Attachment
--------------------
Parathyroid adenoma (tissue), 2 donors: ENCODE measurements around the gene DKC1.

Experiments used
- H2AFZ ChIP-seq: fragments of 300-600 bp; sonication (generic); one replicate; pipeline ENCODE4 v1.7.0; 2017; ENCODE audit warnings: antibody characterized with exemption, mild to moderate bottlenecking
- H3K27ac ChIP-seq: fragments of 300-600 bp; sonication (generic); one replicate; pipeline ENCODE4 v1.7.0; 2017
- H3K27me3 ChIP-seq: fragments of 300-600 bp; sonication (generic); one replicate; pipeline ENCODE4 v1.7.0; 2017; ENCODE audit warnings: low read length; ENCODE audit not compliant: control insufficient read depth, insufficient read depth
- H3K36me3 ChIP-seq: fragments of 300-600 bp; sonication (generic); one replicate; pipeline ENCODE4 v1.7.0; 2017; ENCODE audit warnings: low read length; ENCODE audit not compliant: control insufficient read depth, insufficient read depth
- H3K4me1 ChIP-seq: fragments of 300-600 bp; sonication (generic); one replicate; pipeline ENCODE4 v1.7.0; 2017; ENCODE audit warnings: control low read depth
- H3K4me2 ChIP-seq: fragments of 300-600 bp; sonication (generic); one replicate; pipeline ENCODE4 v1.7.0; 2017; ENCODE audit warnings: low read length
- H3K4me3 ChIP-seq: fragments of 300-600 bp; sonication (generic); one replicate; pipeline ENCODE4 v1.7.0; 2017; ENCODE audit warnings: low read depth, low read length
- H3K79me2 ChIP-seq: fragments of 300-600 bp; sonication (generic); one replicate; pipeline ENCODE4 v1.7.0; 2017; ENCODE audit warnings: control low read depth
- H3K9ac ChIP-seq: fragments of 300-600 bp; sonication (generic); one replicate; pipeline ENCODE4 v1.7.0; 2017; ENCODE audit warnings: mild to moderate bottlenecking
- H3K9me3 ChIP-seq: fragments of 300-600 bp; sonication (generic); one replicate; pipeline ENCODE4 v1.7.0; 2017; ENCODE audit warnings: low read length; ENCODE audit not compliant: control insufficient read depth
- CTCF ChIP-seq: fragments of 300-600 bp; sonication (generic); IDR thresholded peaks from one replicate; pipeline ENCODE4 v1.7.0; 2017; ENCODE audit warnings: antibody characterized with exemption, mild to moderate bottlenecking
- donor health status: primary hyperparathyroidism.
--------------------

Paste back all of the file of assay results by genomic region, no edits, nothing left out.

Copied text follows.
Parathyroid adenoma (tissue), 2 donors: ENCODE measurements around the gene DKC1.

Experiments used
- H2AFZ ChIP-seq: fragments of 300-600 bp; sonication (generic); one replicate; pipeline ENCODE4 v1.7.0; 2017; ENCODE audit warnings: antibody characterized with exemption, mild to moderate bottlenecking
- H3K27ac ChIP-seq: fragments of 300-600 bp; sonication (generic); one replicate; pipeline ENCODE4 v1.7.0; 2017
- H3K27me3 ChIP-seq: fragments of 300-600 bp; sonication (generic); one replicate; pipeline ENCODE4 v1.7.0; 2017; ENCODE audit warnings: low read length; ENCODE audit not compliant: control insufficient read depth, insufficient read depth
- H3K36me3 ChIP-seq: fragments of 300-600 bp; sonication (generic); one replicate; pipeline ENCODE4 v1.7.0; 2017; ENCODE audit warnings: low read length; ENCODE audit not compliant: control insufficient read depth, insufficient read depth
- H3K4me1 ChIP-seq: fragments of 300-600 bp; sonication (generic); one replicate; pipeline ENCODE4 v1.7.0; 2017; ENCODE audit warnings: control low read depth
- H3K4me2 ChIP-seq: fragments of 300-600 bp; sonication (generic); one replicate; pipeline ENCODE4 v1.7.0; 2017; ENCODE audit warnings: low read length
- H3K4me3 ChIP-seq: fragments of 300-600 bp; sonication (generic); one replicate; pipeline ENCODE4 v1.7.0; 2017; ENCODE audit warnings: low read depth, low read length
- H3K79me2 ChIP-seq: fragments of 300-600 bp; sonication (generic); one replicate; pipeline ENCODE4 v1.7.0; 2017; ENCODE audit warnings: control low read depth
- H3K9ac ChIP-seq: fragments of 300-600 bp; sonication (generic); one replicate; pipeline ENCODE4 v1.7.0; 2017; ENCODE audit warnings: mild to moderate bottlenecking
- H3K9me3 ChIP-seq: fragments of 300-600 bp; sonication (generic); one replicate; pipeline ENCODE4 v1.7.0; 2017; ENCODE audit warnings: low read length; ENCODE audit not compliant: control insufficient read depth
- CTCF ChIP-seq: fragments of 300-600 bp; sonication (generic); IDR thresholded peaks from one replicate; pipeline ENCODE4 v1.7.0; 2017; ENCODE audit warnings: antibody characterized with exemption, mild to moderate bottlenecking
- donor health status: primary hyperparathyroidism.